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GitLab exemplifies, in many ways, what is possible in the open source world. Created from scratch with the goal of solving a problem — in this case, how to offer developers a collaborative software platform; GitLab exemplifies the mind and spirit of the open source community.
But in the fast-changing world of software development and as tech giants Google, Amazon and Microsoft seek to redefine how software is made and distributed with unparalleled capital resources, open source enterprises face many challenges and threats — some of which border on the existential for many projects.
During this first podcast episode in the relaunched The New Stack @ Scale series, hosted by Alex Williams, founder and editor-in-chief of The New Stack and recorded during the Open Source Leadership Summit; Sid Sijbrandij, co-founder and CEO, of GitLab, discussed the state of development open source development today. He also discussed emerging threats, such as those posed by the hypercloud model and what many say is the menace of what Sijbrandij describes as Amazon AWS’s “fork and commoditize” strategy.
Indeed, as an example of how Amazon “forked and commoditized” a project, Sijbrandij used Elasticsearch, which is an open core model that has both proprietary and open source code. “And what Amazon did is they forked and commoditized that. They offered an alternative distribution, and in that distribution, they took many of the features that people pay Elasticsearch money for like encryption and they made that open source,” Sijbrandij said. “They went directly after the value that people pay Elasticsearch for and I think this is a very interesting development and we’re going to see how this plays out. But it’s clear that commercial open source companies are now vulnerable to these forks and commoditize via hyperclouds.”
While AWS denies it “forked” Elasticsearch, many in the open source community vociferously have called foul. AWS is also accused of similarly taking OpenJDK for Java and seeking to offer an alternative with Corretto.
Propriety features that used to be “the lifeblood of the commercial open source company, they are now open sourcing,” Sijbrandij said. “And I think that’s great for their customers, that’s great for users and that’s great for open source but it’s going to be interesting to see, as commercial open source software companies, how we deal with this,” Sijbrandij said.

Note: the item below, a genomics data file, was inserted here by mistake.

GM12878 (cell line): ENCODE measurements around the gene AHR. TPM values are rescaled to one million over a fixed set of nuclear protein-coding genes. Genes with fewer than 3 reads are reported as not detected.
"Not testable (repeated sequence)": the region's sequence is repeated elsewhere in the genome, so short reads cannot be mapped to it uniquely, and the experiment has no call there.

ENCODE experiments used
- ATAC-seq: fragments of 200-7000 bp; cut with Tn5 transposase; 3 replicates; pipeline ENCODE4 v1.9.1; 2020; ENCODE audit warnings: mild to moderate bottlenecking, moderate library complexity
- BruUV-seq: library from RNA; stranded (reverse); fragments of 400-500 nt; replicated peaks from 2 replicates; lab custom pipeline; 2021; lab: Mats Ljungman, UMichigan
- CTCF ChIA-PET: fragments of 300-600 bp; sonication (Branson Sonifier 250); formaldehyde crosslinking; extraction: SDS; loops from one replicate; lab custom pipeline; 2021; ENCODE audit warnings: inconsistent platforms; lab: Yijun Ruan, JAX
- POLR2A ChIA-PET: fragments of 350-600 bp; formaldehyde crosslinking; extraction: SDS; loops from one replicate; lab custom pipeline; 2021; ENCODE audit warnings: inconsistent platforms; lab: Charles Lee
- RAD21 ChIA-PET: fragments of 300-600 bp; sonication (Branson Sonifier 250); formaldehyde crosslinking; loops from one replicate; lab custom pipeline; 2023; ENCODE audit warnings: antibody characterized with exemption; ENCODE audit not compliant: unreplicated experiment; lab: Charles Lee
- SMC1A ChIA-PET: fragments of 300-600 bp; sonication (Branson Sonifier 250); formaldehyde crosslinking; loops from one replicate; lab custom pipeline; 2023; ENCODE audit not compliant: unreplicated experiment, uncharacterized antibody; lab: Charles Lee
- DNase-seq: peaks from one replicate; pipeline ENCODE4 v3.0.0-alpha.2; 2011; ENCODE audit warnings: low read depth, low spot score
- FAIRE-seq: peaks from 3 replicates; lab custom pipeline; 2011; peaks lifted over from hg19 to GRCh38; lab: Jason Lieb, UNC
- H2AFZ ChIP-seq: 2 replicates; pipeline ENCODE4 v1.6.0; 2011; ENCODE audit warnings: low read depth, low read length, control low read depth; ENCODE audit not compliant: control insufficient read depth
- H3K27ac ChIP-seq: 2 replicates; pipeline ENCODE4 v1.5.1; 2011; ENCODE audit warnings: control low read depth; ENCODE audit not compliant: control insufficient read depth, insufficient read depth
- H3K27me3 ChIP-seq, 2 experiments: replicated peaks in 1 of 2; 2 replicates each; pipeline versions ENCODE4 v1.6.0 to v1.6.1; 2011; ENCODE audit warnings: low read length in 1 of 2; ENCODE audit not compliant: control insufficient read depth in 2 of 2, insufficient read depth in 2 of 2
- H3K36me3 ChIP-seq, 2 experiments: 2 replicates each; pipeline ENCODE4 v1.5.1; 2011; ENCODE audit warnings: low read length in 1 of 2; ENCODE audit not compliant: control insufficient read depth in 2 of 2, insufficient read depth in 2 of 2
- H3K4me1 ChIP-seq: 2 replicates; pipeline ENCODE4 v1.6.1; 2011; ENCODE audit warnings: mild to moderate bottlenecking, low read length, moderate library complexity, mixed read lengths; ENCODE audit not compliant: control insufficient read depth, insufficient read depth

Meanwhile, commercial open source software companies remain the “steward of an open source project but are also building a business around it,” Sijbrandij said. “Most of them tend to be venture backed like us. So, on one hand, they want to see the open source software grow, on the other hand, they also need to get to a liquidity event.”
GitLab narrative could not be more grounded as an open source community steward. It genesis traces back to when co-founder and now engineering fellow Dmitriy Zaporozhets was living in a house with no running water. But besides having to wake up in the morning and fetch buckets of water from a well every morning, he also lacked collaboration software he needed for his then fulltime job as a developer.
“So, Dmitriy said, ‘I’m going to fix this’ but they didn’t have any money for it. He said, ‘well, I’ll just make it myself,’” Sijbrandij said. “He then went out and created GitLab and within a year and 300 people joined the project.”
After Zaporozhets created the platform, Sijbrandij came on board over a year later. Noting the necessity of SaaS platforms and how GitLab was only available for download. Zaporozhets said to himself at that time: “SaaS is the future so I’m going to start GitLab.com.”
Over a plate of pancakes in 2012, Sijbrandij was quickly fielding questions from the first users of
GitLab.com.” I asked my now wife to finish up the pancakes,” Zaporozhets said. “I went upstairs and I sat there eating and answering questions the entire night.”
The rest of GitLab’s narrative as it emerged as a leading collaborative software development platform is history.
Feature image via Pixabay.